Colabello elects free agency, ending time with Blue Jays

Chris Colabello and the Toronto Blue Jays are going their separate ways after two seasons that saw the highest of highs and the lowest of lows.

The 33-year-old has reportedly elected free agency after being outrighted off the 40-man roster recently.

Colabello made headlines in 2016 after testing positive for dehydrochlormethyltestosterone (DHCMT), landing him an 80-game PED suspension. This came on the heels of a very slow start to the season, and following his return, Colabello was unable to gain any real traction with the triple-A Buffalo Bisons.

Toronto’s signings of Kendrys Morales and Steve Pearce, plus the presence of Rowdy Tellez, left even less room for the veteran entering 2017.

After joining the Blue Jays two off-seasons ago, Colabello was one of 2015’s most unexpected stars. A career journeyman that battled for nine seasons in the independent Canadian-American Association, Colabello broke in to the minor leagues with the Minnesota Twins in 2012 and made his MLB debut one season later.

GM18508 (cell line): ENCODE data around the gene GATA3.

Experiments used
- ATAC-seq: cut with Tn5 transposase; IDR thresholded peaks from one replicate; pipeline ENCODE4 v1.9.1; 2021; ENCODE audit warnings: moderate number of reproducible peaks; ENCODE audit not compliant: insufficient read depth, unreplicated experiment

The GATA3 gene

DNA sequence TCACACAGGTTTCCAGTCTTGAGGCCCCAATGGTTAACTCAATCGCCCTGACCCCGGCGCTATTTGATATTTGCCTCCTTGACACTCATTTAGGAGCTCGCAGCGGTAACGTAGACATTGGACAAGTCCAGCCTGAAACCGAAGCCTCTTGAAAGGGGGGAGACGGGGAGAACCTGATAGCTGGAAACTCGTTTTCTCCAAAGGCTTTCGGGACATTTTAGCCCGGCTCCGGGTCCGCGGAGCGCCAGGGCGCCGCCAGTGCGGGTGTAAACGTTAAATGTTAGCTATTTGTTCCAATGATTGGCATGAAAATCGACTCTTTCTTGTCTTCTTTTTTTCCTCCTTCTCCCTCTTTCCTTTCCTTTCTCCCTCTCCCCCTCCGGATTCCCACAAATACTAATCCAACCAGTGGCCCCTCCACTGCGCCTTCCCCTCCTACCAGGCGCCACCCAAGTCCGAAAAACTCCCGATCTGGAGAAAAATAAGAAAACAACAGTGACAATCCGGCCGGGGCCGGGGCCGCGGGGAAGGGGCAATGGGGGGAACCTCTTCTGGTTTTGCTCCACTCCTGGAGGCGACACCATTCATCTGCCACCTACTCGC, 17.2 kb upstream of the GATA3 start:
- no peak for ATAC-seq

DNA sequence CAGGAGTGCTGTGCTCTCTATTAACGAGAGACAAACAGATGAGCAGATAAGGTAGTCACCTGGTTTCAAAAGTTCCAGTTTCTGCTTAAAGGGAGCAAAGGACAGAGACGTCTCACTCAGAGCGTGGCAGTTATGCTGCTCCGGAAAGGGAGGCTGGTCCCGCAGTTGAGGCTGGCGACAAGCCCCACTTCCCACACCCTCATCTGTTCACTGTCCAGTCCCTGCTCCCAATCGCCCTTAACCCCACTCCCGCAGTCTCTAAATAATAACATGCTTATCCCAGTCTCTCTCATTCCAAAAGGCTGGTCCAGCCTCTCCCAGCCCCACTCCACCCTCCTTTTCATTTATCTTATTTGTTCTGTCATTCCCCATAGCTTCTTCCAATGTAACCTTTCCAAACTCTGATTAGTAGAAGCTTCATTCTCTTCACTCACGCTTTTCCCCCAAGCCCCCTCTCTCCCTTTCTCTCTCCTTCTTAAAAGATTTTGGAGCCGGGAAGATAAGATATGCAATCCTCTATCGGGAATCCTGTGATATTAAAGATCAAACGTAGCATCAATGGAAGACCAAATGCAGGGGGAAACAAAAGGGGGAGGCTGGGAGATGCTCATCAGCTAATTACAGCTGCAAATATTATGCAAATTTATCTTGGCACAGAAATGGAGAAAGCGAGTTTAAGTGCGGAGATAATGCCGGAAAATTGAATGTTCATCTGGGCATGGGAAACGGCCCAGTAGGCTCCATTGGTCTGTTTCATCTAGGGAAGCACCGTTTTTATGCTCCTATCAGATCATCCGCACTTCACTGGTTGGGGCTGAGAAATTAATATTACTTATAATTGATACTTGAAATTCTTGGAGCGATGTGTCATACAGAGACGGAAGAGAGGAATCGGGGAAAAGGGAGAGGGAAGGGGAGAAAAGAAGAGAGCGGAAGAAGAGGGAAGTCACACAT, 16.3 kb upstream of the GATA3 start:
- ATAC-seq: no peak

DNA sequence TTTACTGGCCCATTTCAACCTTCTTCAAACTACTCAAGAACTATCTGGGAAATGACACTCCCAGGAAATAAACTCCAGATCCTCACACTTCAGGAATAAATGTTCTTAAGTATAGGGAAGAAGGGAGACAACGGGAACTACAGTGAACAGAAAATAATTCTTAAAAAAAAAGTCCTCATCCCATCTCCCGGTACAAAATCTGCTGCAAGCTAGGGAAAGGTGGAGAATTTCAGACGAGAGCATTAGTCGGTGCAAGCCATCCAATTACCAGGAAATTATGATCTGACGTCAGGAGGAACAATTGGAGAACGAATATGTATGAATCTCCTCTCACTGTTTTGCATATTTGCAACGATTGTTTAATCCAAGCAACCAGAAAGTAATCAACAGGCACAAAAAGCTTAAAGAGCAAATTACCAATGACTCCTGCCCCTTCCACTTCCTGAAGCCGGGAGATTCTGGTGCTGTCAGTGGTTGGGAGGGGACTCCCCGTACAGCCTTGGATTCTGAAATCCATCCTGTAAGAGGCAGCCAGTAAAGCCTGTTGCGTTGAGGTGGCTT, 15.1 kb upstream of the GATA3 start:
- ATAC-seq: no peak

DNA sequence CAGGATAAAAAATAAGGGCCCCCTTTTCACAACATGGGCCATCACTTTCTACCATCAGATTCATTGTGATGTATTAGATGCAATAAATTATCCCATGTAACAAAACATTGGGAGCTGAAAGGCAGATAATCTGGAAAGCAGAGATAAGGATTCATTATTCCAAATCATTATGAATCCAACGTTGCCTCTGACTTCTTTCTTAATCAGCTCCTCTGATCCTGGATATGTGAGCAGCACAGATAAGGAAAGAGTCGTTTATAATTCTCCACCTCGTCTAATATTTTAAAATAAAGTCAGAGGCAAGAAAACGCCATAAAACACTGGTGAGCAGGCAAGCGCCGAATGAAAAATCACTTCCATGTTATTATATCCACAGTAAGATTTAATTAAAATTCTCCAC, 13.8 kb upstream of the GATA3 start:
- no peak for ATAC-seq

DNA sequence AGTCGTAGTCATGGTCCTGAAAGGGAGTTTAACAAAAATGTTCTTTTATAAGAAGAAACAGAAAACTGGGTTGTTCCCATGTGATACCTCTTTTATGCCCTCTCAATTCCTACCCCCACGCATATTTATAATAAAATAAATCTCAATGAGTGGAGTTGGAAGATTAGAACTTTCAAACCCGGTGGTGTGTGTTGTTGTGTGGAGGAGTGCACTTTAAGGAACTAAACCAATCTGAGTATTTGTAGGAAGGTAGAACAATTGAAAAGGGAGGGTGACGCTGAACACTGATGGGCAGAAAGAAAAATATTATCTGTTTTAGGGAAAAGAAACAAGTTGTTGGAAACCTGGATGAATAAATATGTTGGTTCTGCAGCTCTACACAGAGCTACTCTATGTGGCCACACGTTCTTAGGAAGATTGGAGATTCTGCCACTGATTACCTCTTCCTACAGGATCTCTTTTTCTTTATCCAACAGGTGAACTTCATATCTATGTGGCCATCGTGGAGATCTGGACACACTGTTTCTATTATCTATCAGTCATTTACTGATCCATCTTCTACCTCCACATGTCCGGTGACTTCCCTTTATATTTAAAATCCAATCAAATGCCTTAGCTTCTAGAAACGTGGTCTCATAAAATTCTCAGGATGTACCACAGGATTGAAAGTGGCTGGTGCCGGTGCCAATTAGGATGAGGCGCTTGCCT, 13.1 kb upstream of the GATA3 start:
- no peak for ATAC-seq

Nobody could have expected what he first brought to the Blue Jays, though, hitting .321 with 15 home runs and an .886 OPS.

Now Colabello returns to an uncertain future, which is something he fought so many years to avoid. At last word, Colabello was still firmly in denial of his positive PED test and searching constantly for a reason as to why it had happened.

There is no question that Chris Colabello can hit. He may not reach that 2015 level again, but throughout his career, Colabello has naturally and consistently put up numbers.

If an MLB team chooses to bring him in, Colabello could surely provide some steady production in the upper-minors, but many organizations will lean towards youth, upside, and players without a recent PED suspension.

Given that, perhaps options open up to Colabello elsewhere. Japan and Korea have served some players well as an opportunity to re-establish their value or prove that they still have “it”. This strategy certainly worked out for Eric Thames, and if Colabello doesn’t land a minor-league-gig, that might be his quickest route back.

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